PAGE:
|Revenge of the Nerds III: |
The Next Generation
by Tim Metcalfe
|Written by||Steve Zacharias|
|Directed by||Roland Mesa|
|Music by||Garry Schyman|
|Country of origin||United States|
|Executive producers||Jeff Buhai|
Larry Mollin (co-executive producer)
|Production locations||357 S. Lorraine Blvd., Los Angeles, California|
Loyola Marymount University
|Running time||93 minutes|
|Production companies||Zacharias/Buhai Productions|
Revenge of the Nerds III: The Next Generation is a 1992 American made-for-television comedy film and a sequel to the 1984 hit comedy film Revenge of the Nerds, produced by Robert Engelman, directed by Roland Mesa, that stars Robert Carradine, Curtis Armstrong, Ted McGinley, Julia Montgomery, and Morton Downey Jr. It is the third installment in the Revenge of the Nerds series. The subtitle is a reference to the TV series Star Trek: The Next Generation, which was then at the height of its popularity.
A new generation of nerd students now rule on campus at Adams College. The Alpha Betas are respectful of the nerds' prominence. Everything changes when a successful but reprehensible businessman, Orrin Price, becomes a member of the Adams College Board of Regents. A new generation of jocks has also come to Adams, including Orrin's nerd-hating son. Former Alpha Beta Stan Gable, now a motorcycle police officer, is installed as the new dean of students by Orrin Price.
Lewis, who chairs Adams' Computer Science Department, has been distancing himself from his nerd past by growing a ponytail and asking people to call him "Lew" rather than Lewis. His nephew Harold, now a student at Adams, is surprised at his uncle's behavior, pointing out that in his day Lewis was the "George Washington of nerds". Betty, now married to Lewis and also an art professor at Adams College, tries to remind him that she fell in love with him because he had the courage to be himself. But Lewis is more interested in becoming friends with the new dean, not noticing that Stan Gable hopes to break up his marriage and win back Betty. Meanwhile, Harold and his friend pledge Lambda Lambda Lambda, whose group now includes an obese kilt-wearing English inductee and a Korean Elvis impersonator, who emphasizes that he is South Korean when asked about his dixie accent. Harold successfully makes it through the Tri-Lamb's "rush week". However, a barbeque celebrating the new members is disrupted by Alpha Betas in ski masks. More harassment comes, and the Tri-Lambs look for legal help, but have a hard time finding a suitable alumni due to most of them getting technical jobs. However, one alumni is an attorney, Dudley "Booger" Dawson. Booger warns Lewis about the harassment, but leaves in disgust when he sees Betty and Lewis socializing with Stan, calling Lewis a "self hater".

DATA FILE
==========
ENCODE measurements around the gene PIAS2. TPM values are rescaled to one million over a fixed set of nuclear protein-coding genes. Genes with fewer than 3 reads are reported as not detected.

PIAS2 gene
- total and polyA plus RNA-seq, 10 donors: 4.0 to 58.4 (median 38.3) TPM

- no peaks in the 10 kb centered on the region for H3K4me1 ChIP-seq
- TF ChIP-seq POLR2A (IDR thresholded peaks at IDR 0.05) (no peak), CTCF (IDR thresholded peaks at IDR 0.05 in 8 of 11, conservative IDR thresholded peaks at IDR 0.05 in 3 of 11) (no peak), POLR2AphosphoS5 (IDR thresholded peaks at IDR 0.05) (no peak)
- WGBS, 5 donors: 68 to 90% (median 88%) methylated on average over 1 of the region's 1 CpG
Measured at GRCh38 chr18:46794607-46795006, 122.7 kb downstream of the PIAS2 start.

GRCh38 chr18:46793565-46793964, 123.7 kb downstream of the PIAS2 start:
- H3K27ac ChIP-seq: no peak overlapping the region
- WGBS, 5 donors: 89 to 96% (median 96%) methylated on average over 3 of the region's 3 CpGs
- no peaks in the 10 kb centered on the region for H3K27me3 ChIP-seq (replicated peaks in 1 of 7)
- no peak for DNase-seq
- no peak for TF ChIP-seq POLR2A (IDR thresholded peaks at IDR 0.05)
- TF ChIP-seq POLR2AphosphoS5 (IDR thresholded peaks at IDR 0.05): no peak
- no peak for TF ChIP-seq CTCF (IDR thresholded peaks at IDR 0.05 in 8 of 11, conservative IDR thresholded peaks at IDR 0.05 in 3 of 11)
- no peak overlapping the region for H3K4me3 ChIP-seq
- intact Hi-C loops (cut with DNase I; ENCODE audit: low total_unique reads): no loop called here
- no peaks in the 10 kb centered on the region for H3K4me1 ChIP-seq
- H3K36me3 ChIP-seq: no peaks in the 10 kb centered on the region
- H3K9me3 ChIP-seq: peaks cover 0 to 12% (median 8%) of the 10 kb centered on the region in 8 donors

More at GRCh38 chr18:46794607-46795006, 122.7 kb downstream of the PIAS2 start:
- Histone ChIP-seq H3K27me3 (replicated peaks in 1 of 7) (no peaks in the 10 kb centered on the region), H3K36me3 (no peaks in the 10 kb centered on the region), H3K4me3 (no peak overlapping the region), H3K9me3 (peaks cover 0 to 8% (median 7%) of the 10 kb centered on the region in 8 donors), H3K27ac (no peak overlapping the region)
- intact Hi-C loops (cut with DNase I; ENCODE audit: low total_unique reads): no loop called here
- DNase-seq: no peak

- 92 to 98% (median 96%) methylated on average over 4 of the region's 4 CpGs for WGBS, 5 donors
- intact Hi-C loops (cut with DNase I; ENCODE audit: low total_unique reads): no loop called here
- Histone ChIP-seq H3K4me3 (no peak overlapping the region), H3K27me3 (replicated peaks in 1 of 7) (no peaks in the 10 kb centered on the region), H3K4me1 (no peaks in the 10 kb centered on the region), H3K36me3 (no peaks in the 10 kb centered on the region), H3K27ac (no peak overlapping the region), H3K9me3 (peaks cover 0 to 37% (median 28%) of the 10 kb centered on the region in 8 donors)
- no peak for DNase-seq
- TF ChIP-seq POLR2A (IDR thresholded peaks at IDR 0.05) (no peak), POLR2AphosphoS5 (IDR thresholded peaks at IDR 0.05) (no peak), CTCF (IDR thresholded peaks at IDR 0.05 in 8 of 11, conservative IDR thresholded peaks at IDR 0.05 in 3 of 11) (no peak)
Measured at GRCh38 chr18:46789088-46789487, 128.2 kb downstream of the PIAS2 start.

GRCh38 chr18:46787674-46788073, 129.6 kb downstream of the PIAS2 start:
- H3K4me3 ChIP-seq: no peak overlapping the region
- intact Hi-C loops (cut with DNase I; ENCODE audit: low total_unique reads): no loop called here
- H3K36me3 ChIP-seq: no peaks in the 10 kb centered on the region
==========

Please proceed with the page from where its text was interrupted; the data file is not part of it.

Lewis reaches out to Stan to help defend the Tri-Lambs, but Stan says no. Lewis angrily reminds Stan that he was forgiving of their rocky past and even defended him when others were telling him Stan was worthless. But Stan says that he is not Lewis' friend and that Lewis will always be a nerd. This betrayal spurs Lewis to once again embrace his nerd self. He arranges bail for the arrested Tri-Lambs by putting up his house as collateral. He then calls upon all nerds, those on campus and in the city, who are sympathetic to their cause to participate in a massive nerd strike. Many of the city's basic utilities and services become crippled. To end the strike, Price frames Lewis for embezzling college funds and harvesting marijuana in the basement of the Tri-Lamb house. Stan thinks Orrin Price has gone too far, yet does not object to Price's actions. The strike is called off after Lewis is arrested. Betty confronts Stan about getting Lewis released, even offering herself to sleep with him. Stan becomes deeply ashamed and declines her offer.